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Hoffmann, R. A wiki for the life sciences where authorship matters. Nature Genetics (2008)

Brain-derived neurotrophic factor and neurotrophin-3 enhance somatostatin gene expression through a likely direct effect on hypothalamic somatostatin neurons.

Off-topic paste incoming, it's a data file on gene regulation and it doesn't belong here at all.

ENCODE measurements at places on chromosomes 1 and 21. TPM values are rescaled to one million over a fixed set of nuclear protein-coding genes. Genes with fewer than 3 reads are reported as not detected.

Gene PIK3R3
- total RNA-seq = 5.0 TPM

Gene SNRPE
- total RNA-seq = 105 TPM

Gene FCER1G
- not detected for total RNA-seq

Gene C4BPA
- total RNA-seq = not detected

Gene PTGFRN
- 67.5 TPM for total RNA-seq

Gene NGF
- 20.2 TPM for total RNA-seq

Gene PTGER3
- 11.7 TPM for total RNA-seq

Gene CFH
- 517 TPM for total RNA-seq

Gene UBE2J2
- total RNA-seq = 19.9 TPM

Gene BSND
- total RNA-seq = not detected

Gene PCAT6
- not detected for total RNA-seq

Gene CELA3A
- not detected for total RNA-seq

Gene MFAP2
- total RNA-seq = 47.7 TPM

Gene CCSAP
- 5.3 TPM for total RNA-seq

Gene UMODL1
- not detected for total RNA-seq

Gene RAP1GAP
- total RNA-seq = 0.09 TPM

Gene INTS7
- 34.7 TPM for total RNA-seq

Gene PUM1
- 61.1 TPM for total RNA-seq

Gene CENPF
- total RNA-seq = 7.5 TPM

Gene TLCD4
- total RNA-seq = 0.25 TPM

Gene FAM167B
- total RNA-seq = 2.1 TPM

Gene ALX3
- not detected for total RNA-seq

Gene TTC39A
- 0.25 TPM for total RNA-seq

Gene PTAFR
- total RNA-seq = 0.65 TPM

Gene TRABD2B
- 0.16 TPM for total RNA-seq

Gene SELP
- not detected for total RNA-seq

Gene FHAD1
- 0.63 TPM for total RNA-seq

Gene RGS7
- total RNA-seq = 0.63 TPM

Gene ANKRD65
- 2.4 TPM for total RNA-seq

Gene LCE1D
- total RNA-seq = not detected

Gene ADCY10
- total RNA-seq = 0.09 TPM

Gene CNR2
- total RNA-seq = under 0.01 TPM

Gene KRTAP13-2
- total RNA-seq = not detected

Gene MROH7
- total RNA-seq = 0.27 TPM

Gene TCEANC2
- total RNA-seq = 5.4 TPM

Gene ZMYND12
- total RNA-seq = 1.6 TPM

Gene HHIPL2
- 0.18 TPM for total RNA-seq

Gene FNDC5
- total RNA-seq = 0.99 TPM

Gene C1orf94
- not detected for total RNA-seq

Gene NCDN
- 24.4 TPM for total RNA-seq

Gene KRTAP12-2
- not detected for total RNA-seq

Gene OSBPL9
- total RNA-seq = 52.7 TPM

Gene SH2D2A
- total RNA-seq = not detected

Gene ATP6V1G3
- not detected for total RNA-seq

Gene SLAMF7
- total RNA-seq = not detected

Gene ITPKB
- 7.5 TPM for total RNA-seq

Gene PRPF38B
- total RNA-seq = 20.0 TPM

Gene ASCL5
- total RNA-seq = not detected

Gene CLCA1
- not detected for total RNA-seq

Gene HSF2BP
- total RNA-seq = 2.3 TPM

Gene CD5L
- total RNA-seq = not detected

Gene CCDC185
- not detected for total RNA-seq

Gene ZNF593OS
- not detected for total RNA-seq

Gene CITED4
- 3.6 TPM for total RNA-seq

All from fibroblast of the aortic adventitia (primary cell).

Although neurotrophins (NTs) have been extensively studied as neuronal survival factors in some areas of the central nervous system, little is known about their function or cellular targets in the hypothalamus. To understand their functional significance and sites of action on hypothalamic neurons, we examined the effects of their cognate ligands on neuropeptide content and messenger RNA (mRNA) expression in somatostatin neurons present in fetal rat hypothalamic cultures. Treatments were performed in defined insulin-free medium between days 6 and 8 of culture, since the maximal effects of NTs on somatostatin content and mRNA expression were observed after 48-h incubations. Brain-derived neurotrophic factor and NT-3, but not nerve growth factor, induced a dose-dependent increase in somatostatin content, which was influenced by plating density. The same treatment increased somatostatin mRNA and immunostaining intensity of somatostatin neurons, but had no effect on the number of these labeled neurons. The increased levels of somatostatin (peptide and mRNA) induced by NTs were not blocked by tetrodotoxin or by glutamate receptor antagonists, suggesting that endogenous neurotransmitters (e.g. glutamate) were not involved in these effects. In contrast, the stimulatory effects were completely blocked by K-252a, an inhibitor of tyrosine kinase (Trk) receptors, whereas the less active analog K-252b was ineffective. Double-labeling studies demonstrated that both TrkB or TrkC receptors were located on somatostatin neurons. Our results show that, in rat hypothalamic cultures, brain-derived neurotrophic factor, and NT-3 have a potent stimulatory effect on peptide synthesis in somatostatinergic neurons, likely through direct activation of TrkB and TrkC receptors.[1]


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